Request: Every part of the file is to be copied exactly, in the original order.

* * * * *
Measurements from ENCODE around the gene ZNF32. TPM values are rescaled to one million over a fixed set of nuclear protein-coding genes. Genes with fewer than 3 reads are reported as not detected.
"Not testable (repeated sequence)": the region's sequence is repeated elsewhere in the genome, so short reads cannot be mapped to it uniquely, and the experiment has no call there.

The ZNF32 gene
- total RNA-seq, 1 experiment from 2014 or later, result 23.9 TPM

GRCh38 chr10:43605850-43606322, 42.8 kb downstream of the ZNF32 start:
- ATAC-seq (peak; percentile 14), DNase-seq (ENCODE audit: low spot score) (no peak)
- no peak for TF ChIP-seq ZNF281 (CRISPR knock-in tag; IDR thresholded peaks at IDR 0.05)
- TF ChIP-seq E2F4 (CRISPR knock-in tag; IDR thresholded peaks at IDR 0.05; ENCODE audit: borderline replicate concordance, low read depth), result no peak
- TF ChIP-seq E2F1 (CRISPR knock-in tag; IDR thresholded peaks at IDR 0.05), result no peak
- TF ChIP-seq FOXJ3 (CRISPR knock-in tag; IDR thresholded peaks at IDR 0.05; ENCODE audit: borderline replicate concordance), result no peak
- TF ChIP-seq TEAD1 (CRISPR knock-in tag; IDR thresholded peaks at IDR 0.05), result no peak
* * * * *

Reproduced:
Measurements from ENCODE around the gene ZNF32. TPM values are rescaled to one million over a fixed set of nuclear protein-coding genes. Genes with fewer than 3 reads are reported as not detected.
"Not testable (repeated sequence)": the region's sequence is repeated elsewhere in the genome, so short reads cannot be mapped to it uniquely, and the experiment has no call there.

The ZNF32 gene
- total RNA-seq, 1 experiment from 2014 or later, result 23.9 TPM

GRCh38 chr10:43605850-43606322, 42.8 kb downstream of the ZNF32 start:
- ATAC-seq (peak; percentile 14), DNase-seq (ENCODE audit: low spot score) (no peak)
- no peak for TF ChIP-seq ZNF281 (CRISPR knock-in tag; IDR thresholded peaks at IDR 0.05)
- TF ChIP-seq E2F4 (CRISPR knock-in tag; IDR thresholded peaks at IDR 0.05; ENCODE audit: borderline replicate concordance, low read depth), result no peak
- TF ChIP-seq E2F1 (CRISPR knock-in tag; IDR thresholded peaks at IDR 0.05), result no peak
- TF ChIP-seq FOXJ3 (CRISPR knock-in tag; IDR thresholded peaks at IDR 0.05; ENCODE audit: borderline replicate concordance), result no peak
- TF ChIP-seq TEAD1 (CRISPR knock-in tag; IDR thresholded peaks at IDR 0.05), result no peak